When I was a boy, Halloween was a shadowy, elusive affair; the occasional carved pumpkin glowing in a window; the occasional fleeting glimpse of a reveller skipping away in a witch’s hat – usually some person you didn’t know and had never seen before. As a festival, it was upstaged by Bonfire Night, and I was frustrated by Halloween in those days. There was nothing you could buy, or be given in connection with it. Today, there is a great deal you can buy, as a result of the promotion of Trick or Treat, by which Halloween has eclipsed Bonfire Night and ghostliness has given way to mock horror. In the weeks before Halloween, Asda stores offer, amid a landslide of plastic tat; the Asda Squeezy Eyeball, the Asda Rat, the Asda Inflatable Coffin, the Child Grim Reaper Outfit (‘one size fits all’), the Adult Grim Reaper Outfit, the Inflatable Pumpkin Cooler (not for cooling pumpkins, you understand), the Skull Martini Shaker.

Asda is American-owned, and Trick or Treat came to us from America. The British folklorist Doc Rowe, believes that the Trick or Treat contagion began with a programme broadcast on BBC2 in the early ’70s as part of a documentary strand called Look Stranger. It depicted life on the American airbase in Woodbridge, Suffolk, and showed the children trick-or-treating. ‘Within two years,’ Doc Rowe told me, ‘all the tabloids were running features on how to dress up for the occasion.’ But his point is that this was merely the re-introduction into this country of a tradition rooted in psychology.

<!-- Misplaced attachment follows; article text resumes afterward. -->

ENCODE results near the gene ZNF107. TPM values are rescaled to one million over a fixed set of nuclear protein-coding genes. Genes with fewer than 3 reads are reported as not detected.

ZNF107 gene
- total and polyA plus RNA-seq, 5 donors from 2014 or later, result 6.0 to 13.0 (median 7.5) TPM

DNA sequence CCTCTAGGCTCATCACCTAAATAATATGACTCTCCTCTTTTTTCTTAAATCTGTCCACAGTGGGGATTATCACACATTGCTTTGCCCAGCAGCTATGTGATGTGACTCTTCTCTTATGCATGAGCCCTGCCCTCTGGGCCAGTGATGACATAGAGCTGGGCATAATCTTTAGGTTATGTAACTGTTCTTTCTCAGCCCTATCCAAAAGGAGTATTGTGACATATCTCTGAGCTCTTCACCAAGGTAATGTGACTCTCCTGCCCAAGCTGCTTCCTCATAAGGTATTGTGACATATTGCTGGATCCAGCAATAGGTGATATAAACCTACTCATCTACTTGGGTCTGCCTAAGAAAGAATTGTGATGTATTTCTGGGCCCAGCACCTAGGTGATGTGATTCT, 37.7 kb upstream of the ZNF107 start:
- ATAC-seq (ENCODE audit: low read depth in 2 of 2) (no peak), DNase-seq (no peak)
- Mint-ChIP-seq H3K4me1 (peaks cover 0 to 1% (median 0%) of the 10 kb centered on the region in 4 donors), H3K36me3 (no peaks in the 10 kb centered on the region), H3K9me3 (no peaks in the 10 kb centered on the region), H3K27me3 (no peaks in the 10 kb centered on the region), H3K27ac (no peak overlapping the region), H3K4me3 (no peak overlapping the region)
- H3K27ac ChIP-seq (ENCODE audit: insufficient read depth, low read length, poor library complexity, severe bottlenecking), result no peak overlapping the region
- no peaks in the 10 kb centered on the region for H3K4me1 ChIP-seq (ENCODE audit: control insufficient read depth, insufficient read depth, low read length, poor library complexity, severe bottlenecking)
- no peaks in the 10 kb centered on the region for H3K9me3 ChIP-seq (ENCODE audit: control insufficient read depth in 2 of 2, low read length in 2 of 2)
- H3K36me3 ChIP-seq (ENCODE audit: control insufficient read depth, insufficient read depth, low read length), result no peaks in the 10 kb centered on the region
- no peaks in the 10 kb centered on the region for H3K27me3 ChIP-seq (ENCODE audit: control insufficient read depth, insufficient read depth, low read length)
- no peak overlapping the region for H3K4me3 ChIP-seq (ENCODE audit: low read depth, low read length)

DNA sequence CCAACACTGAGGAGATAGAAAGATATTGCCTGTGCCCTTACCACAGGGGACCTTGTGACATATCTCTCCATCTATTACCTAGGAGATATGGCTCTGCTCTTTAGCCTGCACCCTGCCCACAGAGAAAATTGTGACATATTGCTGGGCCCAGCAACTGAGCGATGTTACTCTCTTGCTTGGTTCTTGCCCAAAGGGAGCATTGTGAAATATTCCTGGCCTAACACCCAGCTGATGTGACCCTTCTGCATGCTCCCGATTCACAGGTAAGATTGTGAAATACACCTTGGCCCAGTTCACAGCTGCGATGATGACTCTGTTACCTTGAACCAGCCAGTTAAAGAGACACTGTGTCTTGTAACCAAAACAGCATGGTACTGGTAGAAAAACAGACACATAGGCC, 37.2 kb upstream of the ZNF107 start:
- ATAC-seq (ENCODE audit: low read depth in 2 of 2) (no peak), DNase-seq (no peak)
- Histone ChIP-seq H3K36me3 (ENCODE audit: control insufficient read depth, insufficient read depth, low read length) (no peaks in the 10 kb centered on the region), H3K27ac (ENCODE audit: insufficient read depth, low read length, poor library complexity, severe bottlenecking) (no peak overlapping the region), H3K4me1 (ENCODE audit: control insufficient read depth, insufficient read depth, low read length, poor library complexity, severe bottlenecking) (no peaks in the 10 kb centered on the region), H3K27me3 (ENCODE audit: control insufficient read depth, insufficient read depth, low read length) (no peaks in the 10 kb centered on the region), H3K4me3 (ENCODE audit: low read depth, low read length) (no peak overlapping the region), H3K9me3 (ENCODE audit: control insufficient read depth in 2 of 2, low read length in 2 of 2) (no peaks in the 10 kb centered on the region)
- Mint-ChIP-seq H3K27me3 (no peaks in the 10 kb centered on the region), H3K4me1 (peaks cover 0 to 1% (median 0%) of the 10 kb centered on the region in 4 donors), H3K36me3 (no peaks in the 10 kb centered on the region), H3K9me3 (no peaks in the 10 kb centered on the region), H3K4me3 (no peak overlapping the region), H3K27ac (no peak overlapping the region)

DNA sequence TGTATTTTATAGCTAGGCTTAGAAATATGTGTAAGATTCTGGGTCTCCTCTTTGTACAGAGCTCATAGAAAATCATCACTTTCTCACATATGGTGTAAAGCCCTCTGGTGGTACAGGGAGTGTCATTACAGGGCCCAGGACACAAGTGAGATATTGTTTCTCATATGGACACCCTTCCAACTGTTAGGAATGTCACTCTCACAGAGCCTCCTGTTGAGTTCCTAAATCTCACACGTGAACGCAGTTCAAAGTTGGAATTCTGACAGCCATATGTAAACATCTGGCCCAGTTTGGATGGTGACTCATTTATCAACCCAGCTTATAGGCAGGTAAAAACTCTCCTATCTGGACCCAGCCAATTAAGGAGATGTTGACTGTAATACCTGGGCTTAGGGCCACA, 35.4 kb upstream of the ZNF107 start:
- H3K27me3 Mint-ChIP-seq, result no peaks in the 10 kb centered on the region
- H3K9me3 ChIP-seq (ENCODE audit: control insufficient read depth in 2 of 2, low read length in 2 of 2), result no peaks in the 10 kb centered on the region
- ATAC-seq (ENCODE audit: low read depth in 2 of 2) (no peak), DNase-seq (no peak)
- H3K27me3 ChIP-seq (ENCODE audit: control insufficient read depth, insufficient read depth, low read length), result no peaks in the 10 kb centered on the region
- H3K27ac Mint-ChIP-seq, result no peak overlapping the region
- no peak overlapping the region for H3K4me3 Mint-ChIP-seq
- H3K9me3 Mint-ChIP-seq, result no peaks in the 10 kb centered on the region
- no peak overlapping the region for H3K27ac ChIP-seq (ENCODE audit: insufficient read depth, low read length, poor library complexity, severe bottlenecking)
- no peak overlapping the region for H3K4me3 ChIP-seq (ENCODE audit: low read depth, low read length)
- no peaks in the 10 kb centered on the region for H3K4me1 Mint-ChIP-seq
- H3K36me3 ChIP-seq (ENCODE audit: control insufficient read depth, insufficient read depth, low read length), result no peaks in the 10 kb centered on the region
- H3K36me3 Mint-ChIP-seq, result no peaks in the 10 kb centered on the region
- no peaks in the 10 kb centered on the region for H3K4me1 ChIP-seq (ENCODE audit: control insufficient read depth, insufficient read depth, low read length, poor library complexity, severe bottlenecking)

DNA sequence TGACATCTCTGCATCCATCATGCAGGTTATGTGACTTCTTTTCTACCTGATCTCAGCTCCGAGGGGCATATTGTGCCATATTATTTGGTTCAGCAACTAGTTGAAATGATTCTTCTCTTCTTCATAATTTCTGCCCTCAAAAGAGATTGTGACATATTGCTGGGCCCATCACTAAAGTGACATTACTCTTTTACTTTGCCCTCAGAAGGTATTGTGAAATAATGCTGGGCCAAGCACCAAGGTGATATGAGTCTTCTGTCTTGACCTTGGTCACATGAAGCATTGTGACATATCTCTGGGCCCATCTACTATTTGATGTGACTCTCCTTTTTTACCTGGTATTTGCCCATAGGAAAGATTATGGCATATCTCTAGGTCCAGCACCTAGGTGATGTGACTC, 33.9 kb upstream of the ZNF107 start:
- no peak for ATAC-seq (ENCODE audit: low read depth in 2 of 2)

It helps to think of both Halloween and Bonfire Night as outgrowths of the Celtic celebration called Samhain, which marked the turning of their year and the beginning of winter. Samhain was associated with the lighting of fires to honour the dead, and defy malevolent spirits. The medieval church both denounced the festivals as diabolic and sought to appropriate aspects of them in the shape of All Saints Day on November 1st (on which the sanctified are honoured), and All Souls Day on November 2nd (a more democratic honouring of all Christian souls). According to Doc Rowe, ‘By tarring Halloween with an occult brush, by caricaturing it that way, the church made it an occult event.’ But while the original Halloween might not have been thoroughgoingly sinister, it did incorporate games and rituals of licensed naughtiness. All Souls Day, for example, was associated with Soul Caking, wherein poor Christians would say prayers for the departed relations of wealthier ones in return for food – and you can see how there might have been trouble if the rich didn’t play along.

It is likely that these traditions, these precursors of Trick or Treat, were taken to America by Scottish and Irish emigrants of the mid-nineteenth century … so the Asda Inflatable Coffin is actually our fault. But Doc Rowe believes these customs are ineradicable in any case. ‘The more you suppress these things, the greater they become.’ Apart from the Church, he identifies the main suppressors as ‘the health and safety camp’. I know what he means, and I wonder how long it will be before the words ‘high visibility vest’ come up in a ghost story.

… from Ghoul Britannia, published by Short Books. © Andrew Martin 2009.

David Secombe: